History of Olympic opening ceremonies; Women make history & husbands get credit; History of “rigged” elections; More praise for Free State of Jones

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No doubt many of you watched the Olympic opening ceremonies the other night, and it was another epic spectacle. You may have also heard or read somewhere that Hitler is responsible for the tradition of lighting a torch as the climax of the ceremony. When you think about how much Hitler used grand spectacle and symbolism to seduce the masses, this makes perfect sense.  But it is not exactly true.  The torch itself had already been established prior to the infamous 1936 Berlin Olympics, but what that event did establish was the torch relay that begins in Greece. This interview with sports historian Professor Manfred Lämmer sets the record straight, and dispels some other myths we have about the Olympics.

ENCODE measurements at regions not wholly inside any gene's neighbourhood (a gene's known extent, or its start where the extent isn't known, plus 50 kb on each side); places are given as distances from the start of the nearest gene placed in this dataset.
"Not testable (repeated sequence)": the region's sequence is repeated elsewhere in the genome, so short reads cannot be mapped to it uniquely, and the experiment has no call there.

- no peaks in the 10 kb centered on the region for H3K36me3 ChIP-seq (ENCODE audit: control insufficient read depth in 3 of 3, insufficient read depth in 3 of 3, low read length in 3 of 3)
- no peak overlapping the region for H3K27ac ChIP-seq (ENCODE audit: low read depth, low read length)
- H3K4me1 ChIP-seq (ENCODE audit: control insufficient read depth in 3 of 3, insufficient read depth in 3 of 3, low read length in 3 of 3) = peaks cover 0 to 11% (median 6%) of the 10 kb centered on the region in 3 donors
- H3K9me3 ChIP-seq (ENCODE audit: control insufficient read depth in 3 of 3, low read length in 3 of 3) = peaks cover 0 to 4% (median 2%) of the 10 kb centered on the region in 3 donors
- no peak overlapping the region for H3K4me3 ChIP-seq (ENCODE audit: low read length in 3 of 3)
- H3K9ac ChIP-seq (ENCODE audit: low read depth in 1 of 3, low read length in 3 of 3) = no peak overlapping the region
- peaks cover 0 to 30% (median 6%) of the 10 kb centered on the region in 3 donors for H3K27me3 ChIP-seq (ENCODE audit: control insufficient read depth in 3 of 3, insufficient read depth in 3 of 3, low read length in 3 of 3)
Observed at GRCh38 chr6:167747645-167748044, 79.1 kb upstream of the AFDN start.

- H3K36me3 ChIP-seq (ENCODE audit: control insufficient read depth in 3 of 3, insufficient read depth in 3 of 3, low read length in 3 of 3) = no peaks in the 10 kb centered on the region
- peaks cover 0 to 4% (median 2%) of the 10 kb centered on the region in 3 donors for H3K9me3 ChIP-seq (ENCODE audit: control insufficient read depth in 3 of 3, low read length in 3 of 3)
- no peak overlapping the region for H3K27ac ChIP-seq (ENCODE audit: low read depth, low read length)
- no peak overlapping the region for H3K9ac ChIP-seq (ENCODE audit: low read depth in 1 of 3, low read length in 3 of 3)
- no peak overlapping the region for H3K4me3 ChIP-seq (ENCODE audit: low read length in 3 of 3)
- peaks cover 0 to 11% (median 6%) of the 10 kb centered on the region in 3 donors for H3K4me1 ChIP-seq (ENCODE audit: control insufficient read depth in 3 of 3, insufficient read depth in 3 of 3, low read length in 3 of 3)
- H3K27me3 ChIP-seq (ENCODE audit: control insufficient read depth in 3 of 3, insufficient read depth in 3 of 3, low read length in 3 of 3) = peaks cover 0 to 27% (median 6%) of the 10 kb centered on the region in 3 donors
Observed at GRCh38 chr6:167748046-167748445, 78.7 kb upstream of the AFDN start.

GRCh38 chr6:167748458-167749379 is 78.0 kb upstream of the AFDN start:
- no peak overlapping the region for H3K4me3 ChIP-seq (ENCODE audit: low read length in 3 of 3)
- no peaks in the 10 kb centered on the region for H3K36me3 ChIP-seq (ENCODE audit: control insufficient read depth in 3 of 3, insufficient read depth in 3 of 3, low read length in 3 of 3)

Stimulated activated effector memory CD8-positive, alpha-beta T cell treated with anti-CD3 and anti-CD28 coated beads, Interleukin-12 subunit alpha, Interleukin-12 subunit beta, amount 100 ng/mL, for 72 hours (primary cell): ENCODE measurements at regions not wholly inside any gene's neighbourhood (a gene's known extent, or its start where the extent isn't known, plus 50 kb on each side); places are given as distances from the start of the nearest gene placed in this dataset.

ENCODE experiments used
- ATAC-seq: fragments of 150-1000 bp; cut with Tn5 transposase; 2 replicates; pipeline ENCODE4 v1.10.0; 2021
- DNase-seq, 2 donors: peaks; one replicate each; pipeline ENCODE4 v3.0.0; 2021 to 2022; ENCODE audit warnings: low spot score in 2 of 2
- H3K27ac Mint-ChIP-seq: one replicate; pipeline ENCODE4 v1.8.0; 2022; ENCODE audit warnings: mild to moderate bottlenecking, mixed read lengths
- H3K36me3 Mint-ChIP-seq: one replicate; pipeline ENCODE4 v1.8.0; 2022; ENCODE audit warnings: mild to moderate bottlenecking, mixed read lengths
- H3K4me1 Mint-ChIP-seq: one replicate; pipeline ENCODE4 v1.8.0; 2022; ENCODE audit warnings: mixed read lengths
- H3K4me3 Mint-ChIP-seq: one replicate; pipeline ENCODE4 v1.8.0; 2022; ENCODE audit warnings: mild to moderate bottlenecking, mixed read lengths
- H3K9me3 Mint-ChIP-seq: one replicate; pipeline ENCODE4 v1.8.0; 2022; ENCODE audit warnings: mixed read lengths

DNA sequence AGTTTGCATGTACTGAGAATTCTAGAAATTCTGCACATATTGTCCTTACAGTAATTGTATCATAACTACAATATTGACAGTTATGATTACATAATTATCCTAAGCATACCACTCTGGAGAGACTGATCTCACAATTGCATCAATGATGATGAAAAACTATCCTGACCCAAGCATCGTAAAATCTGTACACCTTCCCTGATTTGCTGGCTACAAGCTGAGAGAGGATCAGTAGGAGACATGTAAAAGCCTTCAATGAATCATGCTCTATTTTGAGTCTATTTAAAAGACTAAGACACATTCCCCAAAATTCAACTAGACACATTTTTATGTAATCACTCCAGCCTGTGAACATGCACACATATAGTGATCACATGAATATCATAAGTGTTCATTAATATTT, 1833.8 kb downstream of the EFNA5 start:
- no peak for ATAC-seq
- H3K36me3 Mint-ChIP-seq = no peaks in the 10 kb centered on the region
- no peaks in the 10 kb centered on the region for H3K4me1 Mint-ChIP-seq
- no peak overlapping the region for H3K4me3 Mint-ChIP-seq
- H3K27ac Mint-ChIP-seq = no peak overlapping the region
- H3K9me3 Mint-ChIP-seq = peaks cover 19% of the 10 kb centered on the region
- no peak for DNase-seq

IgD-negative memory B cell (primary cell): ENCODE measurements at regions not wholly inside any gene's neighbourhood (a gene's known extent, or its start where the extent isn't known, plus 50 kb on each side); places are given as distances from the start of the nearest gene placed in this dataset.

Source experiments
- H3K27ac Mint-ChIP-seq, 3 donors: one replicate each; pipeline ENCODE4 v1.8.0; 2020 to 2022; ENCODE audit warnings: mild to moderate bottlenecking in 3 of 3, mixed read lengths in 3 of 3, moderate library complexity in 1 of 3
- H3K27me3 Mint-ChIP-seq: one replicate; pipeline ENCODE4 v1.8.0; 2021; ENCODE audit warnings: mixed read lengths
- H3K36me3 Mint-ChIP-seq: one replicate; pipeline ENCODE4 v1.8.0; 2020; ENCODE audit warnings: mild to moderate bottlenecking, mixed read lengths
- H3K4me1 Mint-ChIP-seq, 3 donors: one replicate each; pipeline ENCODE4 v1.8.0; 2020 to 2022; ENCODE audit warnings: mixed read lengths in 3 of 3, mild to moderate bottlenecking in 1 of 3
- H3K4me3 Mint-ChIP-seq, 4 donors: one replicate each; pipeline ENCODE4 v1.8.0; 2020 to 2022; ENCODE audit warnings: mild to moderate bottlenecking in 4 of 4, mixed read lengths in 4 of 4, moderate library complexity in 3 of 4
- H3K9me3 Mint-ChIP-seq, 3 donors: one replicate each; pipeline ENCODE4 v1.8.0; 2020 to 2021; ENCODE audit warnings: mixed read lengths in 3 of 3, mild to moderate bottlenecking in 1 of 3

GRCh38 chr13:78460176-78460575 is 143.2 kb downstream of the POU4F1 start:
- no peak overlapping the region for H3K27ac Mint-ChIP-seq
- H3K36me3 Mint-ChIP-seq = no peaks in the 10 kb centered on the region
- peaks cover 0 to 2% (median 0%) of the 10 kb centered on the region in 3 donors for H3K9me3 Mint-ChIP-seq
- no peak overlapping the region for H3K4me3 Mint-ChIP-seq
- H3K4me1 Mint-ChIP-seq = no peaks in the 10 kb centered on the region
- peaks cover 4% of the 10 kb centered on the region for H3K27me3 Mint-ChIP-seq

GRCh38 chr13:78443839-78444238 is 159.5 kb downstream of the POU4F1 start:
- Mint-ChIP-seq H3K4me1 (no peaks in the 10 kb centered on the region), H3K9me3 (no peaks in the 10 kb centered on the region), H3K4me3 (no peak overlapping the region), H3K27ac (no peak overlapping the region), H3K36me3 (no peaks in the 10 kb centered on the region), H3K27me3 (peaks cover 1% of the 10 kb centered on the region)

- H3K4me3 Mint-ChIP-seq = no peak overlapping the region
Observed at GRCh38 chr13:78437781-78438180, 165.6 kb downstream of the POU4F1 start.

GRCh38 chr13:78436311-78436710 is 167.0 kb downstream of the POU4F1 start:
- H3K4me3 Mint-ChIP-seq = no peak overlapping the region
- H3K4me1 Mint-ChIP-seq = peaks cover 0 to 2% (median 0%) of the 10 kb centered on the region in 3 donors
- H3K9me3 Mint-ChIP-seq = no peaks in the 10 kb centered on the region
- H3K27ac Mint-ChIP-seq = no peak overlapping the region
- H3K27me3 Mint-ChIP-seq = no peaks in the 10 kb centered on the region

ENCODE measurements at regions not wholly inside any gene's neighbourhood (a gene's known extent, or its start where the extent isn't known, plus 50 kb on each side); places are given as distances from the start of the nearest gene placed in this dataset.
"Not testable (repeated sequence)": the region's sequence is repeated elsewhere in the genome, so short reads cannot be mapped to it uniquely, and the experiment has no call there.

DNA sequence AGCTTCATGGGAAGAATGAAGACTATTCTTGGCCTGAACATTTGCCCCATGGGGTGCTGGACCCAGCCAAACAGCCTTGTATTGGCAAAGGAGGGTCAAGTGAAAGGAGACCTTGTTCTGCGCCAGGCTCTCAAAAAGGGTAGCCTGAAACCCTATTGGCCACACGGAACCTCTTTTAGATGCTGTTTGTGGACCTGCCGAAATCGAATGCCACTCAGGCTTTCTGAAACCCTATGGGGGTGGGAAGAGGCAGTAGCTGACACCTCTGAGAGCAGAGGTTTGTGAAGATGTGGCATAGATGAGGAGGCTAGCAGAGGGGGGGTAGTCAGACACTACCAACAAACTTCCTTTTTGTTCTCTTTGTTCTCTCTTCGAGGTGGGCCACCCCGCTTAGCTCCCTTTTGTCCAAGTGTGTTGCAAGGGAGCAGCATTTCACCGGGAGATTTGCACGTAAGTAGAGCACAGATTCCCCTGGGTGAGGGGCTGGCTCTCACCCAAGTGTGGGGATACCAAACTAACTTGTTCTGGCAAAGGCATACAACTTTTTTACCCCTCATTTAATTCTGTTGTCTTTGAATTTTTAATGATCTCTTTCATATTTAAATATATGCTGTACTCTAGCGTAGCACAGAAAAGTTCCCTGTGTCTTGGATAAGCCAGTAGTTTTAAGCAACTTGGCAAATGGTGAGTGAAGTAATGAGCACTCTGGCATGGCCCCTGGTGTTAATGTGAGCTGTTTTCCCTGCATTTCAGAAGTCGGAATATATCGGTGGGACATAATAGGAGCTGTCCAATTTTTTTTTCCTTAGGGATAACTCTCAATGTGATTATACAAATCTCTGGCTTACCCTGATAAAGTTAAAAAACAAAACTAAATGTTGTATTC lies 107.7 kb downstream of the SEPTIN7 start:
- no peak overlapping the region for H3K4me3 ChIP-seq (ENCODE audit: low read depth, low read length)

This isn’t exactly a history story, but it does show that the more things change, the more some things stay the same. In this opinion piece for the Washington Post about the Olympics, the writer complains, “Women make history and their husbands get the credit. How infuriating is that?” If you can’t appreciate the point she is making, I’d say that is probably a result of “male privilege.”

Trump is already laying the groundwork for a loss in November by placing the blame on a rigged system. Many commentators have remarked on how dangerous that is (though I think much of that is overblown), but is it the first time a candidate has made such an allegation? Of course not. The elections of 1824, 1876, and 2000 should quickly come to mind, as this article points out. (The allegation in 1824 is what led to the creation of the Democrat party).  Of course what makes Trump different is that he is making the allegation months in advance, for no other reason than so that when he isn’t elected he won’t be seen as a “loser,” as he is so prone to labeling others. Pathetic.

Better late than never: one of our most accomplished Civil War historians, Joan E. Cashin, has a review out today of Free State of Jones. She doesn’t write much that hasn’t been noted before, but add her to the list of historians that have praised the movie for its entertainment value, its accuracy, and its importance in demolishing the Lost Cause myth.

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